Monday, November 30, 2009
Japan - the 21st century
Nov. 20, 2009
Writing with a hazy sunrise view of Mt. Fuji on our port side - worth the early morning wake-up indeed. With two hours left to travel up the waterway to the port in Yokohama, there are already signs of industry all around, both on the shore and at sea. Half the population of the US crammed into a country the size of California, and much of that mountains. And I've been thinking California has too many people! But even with all those smokestacks and port cranes in the way, Fuji's a beautiful sight. Reminds me of Mt. Rainier.
Japan, which I think of as hyper-modern, heartily embracing the future of civilization, or, at least, one version of that future. We'll see how that impression is confirmed or not.
Later the same day
Experiencing a new culture and country is so much more fun if you have an "in" - Kevin and I go WAY back (I think he graduated from Evergreen around '86), and he's lived in Japan for about 20 years now, marrying a lovely woman named Ayumi about four years ago. The two of them bought a house in Chigasaki, located not far south of Yokohama on the coast, in a popular surfing area - Ayumi surfs!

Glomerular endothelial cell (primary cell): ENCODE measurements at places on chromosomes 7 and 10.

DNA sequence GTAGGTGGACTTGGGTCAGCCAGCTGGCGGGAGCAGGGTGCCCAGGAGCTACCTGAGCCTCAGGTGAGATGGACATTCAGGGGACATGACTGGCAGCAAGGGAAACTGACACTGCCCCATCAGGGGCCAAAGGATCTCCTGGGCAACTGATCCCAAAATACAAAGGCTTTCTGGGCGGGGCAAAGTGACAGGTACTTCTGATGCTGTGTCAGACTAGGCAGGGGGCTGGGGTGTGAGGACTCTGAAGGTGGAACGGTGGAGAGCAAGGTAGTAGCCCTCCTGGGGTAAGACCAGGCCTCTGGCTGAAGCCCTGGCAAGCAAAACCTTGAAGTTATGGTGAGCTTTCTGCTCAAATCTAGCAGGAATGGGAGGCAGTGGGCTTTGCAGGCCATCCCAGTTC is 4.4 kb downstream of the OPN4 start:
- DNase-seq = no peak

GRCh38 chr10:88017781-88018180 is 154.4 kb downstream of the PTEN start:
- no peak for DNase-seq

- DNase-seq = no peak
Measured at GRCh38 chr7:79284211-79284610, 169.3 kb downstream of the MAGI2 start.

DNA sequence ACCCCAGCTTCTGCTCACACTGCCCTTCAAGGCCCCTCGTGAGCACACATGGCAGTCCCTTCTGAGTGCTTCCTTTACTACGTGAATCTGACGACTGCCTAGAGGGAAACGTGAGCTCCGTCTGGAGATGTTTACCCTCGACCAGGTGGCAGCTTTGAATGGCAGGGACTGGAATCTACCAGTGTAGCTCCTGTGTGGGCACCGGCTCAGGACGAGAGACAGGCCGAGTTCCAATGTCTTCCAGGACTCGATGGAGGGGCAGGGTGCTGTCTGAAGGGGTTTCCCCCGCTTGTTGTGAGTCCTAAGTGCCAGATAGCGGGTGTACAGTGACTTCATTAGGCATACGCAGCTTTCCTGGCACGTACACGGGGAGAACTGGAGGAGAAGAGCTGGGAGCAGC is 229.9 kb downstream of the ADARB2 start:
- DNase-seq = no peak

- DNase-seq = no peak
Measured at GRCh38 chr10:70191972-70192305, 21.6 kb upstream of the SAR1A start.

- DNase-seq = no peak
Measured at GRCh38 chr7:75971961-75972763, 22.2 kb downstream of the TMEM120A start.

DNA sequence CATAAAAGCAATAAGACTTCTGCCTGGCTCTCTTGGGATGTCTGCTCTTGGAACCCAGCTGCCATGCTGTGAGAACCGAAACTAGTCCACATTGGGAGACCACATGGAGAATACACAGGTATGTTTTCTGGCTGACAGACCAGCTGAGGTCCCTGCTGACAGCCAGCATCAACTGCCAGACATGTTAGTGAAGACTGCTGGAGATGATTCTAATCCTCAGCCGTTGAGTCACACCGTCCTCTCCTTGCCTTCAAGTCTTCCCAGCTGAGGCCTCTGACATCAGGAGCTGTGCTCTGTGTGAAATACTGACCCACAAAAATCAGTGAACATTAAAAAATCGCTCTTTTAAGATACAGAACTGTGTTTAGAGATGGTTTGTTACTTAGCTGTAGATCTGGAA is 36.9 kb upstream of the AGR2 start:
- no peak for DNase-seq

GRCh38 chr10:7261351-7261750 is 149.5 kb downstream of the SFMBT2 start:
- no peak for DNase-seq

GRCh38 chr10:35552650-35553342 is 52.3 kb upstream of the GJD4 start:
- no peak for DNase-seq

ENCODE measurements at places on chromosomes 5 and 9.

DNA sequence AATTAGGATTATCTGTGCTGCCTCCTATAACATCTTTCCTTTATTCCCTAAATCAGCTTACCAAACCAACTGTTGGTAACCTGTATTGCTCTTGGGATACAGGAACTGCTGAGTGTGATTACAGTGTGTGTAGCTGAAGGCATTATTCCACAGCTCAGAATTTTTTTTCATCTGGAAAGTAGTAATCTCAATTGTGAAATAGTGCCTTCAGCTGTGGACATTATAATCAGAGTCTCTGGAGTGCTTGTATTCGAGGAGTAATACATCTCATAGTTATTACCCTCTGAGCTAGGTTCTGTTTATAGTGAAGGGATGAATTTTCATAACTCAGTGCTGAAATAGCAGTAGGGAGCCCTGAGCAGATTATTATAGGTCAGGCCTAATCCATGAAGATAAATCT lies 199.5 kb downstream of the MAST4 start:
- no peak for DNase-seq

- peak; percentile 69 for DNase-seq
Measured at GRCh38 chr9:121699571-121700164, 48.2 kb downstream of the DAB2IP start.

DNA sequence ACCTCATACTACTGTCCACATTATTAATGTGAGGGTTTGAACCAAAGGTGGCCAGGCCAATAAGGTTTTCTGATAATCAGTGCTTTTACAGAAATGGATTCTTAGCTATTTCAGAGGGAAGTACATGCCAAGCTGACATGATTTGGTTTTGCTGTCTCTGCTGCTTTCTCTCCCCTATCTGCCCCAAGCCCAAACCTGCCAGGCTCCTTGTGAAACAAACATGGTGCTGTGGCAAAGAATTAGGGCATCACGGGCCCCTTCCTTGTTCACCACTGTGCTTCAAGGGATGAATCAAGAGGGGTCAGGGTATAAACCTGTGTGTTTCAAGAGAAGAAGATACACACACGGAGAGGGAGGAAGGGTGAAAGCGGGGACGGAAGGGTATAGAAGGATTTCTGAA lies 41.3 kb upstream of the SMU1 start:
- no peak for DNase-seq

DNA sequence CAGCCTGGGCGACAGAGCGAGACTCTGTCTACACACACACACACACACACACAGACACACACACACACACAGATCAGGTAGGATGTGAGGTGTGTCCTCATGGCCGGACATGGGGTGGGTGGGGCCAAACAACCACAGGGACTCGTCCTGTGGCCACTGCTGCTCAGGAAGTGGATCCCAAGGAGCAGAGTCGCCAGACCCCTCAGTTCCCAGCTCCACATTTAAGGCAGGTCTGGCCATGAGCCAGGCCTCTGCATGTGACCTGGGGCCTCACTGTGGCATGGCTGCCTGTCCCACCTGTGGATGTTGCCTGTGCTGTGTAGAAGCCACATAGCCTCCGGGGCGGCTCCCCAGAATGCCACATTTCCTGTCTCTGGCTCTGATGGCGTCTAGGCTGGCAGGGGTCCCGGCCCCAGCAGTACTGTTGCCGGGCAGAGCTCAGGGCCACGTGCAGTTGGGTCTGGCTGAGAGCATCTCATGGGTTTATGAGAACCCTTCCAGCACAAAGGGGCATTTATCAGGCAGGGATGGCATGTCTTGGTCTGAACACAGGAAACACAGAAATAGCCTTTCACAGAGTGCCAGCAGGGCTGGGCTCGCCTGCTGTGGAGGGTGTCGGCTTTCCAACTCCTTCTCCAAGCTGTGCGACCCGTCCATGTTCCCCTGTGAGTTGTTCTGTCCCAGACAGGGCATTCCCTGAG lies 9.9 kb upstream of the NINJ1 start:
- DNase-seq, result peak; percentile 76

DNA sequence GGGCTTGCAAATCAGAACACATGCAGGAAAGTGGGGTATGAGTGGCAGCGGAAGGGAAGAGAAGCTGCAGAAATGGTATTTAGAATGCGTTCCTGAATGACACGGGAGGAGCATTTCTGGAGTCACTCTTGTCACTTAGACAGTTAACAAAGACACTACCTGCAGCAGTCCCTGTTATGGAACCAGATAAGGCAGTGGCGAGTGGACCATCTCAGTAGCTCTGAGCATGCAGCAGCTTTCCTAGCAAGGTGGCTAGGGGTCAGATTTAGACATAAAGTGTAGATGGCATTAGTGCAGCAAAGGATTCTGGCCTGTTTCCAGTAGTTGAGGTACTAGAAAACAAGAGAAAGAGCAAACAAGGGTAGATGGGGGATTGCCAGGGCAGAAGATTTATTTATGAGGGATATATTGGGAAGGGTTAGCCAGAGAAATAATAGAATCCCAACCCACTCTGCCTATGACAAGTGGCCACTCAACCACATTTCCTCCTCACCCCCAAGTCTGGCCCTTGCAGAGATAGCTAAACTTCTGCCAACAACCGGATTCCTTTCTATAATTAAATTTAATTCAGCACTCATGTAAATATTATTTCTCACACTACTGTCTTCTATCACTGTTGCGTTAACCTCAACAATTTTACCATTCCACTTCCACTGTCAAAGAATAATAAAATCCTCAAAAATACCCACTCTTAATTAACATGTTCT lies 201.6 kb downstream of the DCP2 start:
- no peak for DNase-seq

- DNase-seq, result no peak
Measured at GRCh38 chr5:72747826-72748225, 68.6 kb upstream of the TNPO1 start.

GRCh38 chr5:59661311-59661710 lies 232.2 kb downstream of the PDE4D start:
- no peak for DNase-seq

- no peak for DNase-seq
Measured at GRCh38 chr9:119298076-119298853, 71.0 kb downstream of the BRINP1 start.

Kathleen and I are having SO much fun already. After meeting up with Kevin in Yokohama, we took the train directly to Kamakura. The first order of business was lunch in a tiny restaurant recommended by Ayumi, after which, suitably fortified, we headed to one of the city's many Shinto shrines and then the Hase-Dera Temple. Things we're learning - Shinto has shrines, Buddha has temples. Sake is blessed in Shinto shrines. The impressive large wooden structures are built with no nails. You can buy little white strips of paper with fortunes on them - if you get a bad fortune (which happens often, I hear), you can tie it up and hope the gods see fit to change it.
If you get a good fortune, you can keep it if you like. There are also wooden pieces for sale on which you can write your own wish and tie it up at the temple. We saw one specifically directed to SAS - that was sweet!